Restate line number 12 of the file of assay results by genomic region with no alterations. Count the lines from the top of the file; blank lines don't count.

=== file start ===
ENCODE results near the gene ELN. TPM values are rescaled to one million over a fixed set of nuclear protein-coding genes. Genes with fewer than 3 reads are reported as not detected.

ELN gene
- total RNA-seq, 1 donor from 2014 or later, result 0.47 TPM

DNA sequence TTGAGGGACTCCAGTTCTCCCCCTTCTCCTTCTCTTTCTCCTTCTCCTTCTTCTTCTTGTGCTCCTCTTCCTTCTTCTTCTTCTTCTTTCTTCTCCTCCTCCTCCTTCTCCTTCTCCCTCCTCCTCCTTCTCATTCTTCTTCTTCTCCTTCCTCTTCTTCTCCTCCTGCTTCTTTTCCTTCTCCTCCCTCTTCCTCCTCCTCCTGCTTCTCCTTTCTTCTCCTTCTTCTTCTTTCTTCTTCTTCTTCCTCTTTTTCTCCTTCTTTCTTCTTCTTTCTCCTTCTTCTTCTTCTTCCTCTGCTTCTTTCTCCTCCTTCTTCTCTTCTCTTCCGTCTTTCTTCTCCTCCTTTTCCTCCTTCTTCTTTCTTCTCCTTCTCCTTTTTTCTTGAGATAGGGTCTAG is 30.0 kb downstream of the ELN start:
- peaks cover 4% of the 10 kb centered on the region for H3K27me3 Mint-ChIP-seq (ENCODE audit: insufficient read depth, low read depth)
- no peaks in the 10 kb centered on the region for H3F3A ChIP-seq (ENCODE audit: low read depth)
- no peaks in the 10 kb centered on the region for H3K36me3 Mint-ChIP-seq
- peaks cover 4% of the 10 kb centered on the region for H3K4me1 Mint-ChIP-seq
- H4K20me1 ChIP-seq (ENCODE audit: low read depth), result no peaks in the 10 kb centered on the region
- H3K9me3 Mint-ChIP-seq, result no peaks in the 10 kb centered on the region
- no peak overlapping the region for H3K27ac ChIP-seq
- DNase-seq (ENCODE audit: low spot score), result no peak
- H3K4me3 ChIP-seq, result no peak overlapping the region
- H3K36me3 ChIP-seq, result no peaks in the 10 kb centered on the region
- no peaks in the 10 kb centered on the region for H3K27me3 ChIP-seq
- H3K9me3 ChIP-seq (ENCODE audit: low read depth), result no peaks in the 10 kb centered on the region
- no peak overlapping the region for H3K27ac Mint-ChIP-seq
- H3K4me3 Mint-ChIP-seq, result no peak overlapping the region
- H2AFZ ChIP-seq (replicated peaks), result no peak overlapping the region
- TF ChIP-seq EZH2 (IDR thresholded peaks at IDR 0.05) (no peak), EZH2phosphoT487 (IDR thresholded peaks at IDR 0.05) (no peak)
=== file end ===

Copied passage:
- DNase-seq (ENCODE audit: low spot score), result no peak